The hotel was in walking distance to casinos and to Via Argentina–which had lots of restaurants and bars. The area felt much less touristy than other places in the city, and there was still plenty to do.
We hired an Uber driver to take us to the Miraflores locks to check out the canal. The driver waited for us for an hour and kept the meter running. It cost us $20 including an extra tip.
We also hired an Uber driver to take us out to the Gamboa Rainforest Resort. We should have had him wait for us, because, although the view was beautiful, there wasn’t much to do. In hind sight, we would’ve had him take us to the nearby Soberania park and wait for us. This wound up being about $70 round trip.
After three nights, we relocated to the touristy Casco Viejo area for one night and stayed at Tantalo, a trendy and fun hotel with an amazing rooftop bar. $145/night. It was definitely cool to check out that area for a night!
After that we took an hour flight to Bocas del Toro on the Caribbean side for $200 per person.
We stayed in walking distance to Bocas Town in a little rustic cabin on the water–which was $100+ per night, depending on which cabin you rented.
We splurged and got the cabin on the end overlooking the water for $154/night including tax.
Bocas Town is very much a backpackers town. We had fun hanging out in town at a hostel bar, Selina, that had great happy hours, a pool table, friendly patrons from around the world and a relaxing view of the water.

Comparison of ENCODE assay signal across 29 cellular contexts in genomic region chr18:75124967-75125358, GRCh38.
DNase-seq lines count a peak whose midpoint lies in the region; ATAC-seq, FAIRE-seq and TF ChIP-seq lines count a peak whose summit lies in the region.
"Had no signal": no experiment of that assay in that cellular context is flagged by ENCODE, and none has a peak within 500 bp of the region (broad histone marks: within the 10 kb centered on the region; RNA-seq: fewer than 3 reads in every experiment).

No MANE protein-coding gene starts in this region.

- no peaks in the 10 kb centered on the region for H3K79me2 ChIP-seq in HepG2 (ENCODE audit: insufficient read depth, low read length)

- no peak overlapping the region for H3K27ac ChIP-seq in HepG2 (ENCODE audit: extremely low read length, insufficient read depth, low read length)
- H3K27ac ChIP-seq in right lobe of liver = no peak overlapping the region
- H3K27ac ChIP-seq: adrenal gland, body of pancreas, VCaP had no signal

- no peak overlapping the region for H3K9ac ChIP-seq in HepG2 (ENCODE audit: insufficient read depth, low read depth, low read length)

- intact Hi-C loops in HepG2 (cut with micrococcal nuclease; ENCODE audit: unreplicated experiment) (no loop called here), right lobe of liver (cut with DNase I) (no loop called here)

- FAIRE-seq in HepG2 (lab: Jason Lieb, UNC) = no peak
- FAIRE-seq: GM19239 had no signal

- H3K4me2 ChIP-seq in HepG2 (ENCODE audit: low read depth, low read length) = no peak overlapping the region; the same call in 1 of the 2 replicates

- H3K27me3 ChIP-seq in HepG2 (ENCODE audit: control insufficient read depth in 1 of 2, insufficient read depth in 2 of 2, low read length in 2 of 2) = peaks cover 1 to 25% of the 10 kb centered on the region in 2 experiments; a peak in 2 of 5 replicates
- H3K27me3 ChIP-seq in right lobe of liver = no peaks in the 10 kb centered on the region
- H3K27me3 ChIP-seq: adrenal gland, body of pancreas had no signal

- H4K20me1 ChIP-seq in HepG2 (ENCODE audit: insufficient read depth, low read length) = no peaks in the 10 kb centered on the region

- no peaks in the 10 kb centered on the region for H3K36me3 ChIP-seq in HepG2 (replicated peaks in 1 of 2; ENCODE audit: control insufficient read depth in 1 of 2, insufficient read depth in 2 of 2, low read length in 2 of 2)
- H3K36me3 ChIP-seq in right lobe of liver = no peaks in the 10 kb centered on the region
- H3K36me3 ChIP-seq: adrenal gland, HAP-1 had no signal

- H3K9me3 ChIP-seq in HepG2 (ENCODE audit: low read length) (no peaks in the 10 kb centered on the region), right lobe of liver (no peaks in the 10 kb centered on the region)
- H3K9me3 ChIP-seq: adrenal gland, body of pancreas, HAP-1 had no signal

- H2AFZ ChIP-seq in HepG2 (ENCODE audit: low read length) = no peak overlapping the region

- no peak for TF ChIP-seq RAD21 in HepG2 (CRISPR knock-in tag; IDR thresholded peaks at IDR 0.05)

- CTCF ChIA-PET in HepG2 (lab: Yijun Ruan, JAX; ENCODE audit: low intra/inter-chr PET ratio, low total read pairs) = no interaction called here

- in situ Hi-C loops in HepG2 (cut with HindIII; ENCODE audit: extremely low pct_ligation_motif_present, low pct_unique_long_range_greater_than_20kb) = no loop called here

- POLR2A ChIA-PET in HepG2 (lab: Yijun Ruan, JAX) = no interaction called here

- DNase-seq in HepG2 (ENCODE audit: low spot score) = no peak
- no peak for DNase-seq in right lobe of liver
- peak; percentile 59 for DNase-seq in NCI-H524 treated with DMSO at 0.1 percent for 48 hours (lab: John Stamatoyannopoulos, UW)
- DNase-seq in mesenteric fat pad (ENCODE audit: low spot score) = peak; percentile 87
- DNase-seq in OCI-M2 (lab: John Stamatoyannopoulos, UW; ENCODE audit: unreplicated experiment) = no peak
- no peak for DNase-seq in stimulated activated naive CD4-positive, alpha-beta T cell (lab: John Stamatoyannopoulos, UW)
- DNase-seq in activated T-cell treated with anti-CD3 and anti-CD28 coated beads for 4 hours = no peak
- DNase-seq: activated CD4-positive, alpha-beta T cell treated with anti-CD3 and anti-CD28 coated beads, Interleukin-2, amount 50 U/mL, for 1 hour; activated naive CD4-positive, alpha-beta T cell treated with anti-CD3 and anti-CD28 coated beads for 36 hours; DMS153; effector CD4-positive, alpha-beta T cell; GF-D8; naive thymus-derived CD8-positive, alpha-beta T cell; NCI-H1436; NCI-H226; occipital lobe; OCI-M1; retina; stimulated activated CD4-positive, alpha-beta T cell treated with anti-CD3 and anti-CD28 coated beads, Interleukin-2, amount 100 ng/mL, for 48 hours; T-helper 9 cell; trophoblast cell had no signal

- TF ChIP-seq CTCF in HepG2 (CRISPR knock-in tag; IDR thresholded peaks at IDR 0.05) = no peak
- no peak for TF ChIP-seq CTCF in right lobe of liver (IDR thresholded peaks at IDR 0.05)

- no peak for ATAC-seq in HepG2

There were lots of excursions we could have arranged from Bocas Town, but we just decided to relax.
There were some great little restaurants in town, and food prices were reasonable.
After four nights in Bocas, we flew back to Panama City and headed home.
It was an amazing trip!!
Factor in an additional $50/per person for taxi/uber to and from the airport and around town.
So there you have it. Here’s the per person breakdown:
International flight: $214
Domestic fight: $200
Sightseeing transport: $50
Airport and other transport: $50
Accommodations for 8 nights: $500
That’s a little over $1,000 per person for flights, accommodations and transportation. That leaves quite a bit per day to spend on food, drinks, excursions and whatever else.
Or you could budget some of that for the next adventure!